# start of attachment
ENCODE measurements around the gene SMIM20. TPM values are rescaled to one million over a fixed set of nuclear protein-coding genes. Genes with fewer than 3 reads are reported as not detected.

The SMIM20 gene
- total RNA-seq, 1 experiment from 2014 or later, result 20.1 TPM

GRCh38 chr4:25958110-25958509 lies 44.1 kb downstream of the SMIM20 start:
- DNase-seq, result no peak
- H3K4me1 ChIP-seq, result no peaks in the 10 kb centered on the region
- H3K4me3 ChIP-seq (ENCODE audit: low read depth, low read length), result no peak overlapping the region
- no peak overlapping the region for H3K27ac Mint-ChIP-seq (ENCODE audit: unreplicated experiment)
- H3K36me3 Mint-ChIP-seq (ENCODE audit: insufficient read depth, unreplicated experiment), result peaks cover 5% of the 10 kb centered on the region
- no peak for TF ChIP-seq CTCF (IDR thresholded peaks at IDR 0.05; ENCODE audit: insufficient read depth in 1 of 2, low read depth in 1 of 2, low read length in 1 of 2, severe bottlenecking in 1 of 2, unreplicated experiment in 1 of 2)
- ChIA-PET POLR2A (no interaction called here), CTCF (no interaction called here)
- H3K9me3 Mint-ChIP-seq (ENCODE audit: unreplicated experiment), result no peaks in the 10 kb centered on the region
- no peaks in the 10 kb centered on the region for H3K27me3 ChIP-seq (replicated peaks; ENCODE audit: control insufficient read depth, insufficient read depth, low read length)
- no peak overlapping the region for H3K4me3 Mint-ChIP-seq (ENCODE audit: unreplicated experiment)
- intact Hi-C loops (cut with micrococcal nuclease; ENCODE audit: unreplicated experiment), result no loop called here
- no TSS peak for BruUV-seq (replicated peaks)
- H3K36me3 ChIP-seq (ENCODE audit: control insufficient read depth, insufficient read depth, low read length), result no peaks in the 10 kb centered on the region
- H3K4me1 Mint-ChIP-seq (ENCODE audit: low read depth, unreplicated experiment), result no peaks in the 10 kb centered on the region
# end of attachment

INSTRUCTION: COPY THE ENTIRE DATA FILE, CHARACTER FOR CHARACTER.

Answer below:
ENCODE measurements around the gene SMIM20. TPM values are rescaled to one million over a fixed set of nuclear protein-coding genes. Genes with fewer than 3 reads are reported as not detected.

The SMIM20 gene
- total RNA-seq, 1 experiment from 2014 or later, result 20.1 TPM

GRCh38 chr4:25958110-25958509 lies 44.1 kb downstream of the SMIM20 start:
- DNase-seq, result no peak
- H3K4me1 ChIP-seq, result no peaks in the 10 kb centered on the region
- H3K4me3 ChIP-seq (ENCODE audit: low read depth, low read length), result no peak overlapping the region
- no peak overlapping the region for H3K27ac Mint-ChIP-seq (ENCODE audit: unreplicated experiment)
- H3K36me3 Mint-ChIP-seq (ENCODE audit: insufficient read depth, unreplicated experiment), result peaks cover 5% of the 10 kb centered on the region
- no peak for TF ChIP-seq CTCF (IDR thresholded peaks at IDR 0.05; ENCODE audit: insufficient read depth in 1 of 2, low read depth in 1 of 2, low read length in 1 of 2, severe bottlenecking in 1 of 2, unreplicated experiment in 1 of 2)
- ChIA-PET POLR2A (no interaction called here), CTCF (no interaction called here)
- H3K9me3 Mint-ChIP-seq (ENCODE audit: unreplicated experiment), result no peaks in the 10 kb centered on the region
- no peaks in the 10 kb centered on the region for H3K27me3 ChIP-seq (replicated peaks; ENCODE audit: control insufficient read depth, insufficient read depth, low read length)
- no peak overlapping the region for H3K4me3 Mint-ChIP-seq (ENCODE audit: unreplicated experiment)
- intact Hi-C loops (cut with micrococcal nuclease; ENCODE audit: unreplicated experiment), result no loop called here
- no TSS peak for BruUV-seq (replicated peaks)
- H3K36me3 ChIP-seq (ENCODE audit: control insufficient read depth, insufficient read depth, low read length), result no peaks in the 10 kb centered on the region
- H3K4me1 Mint-ChIP-seq (ENCODE audit: low read depth, unreplicated experiment), result no peaks in the 10 kb centered on the region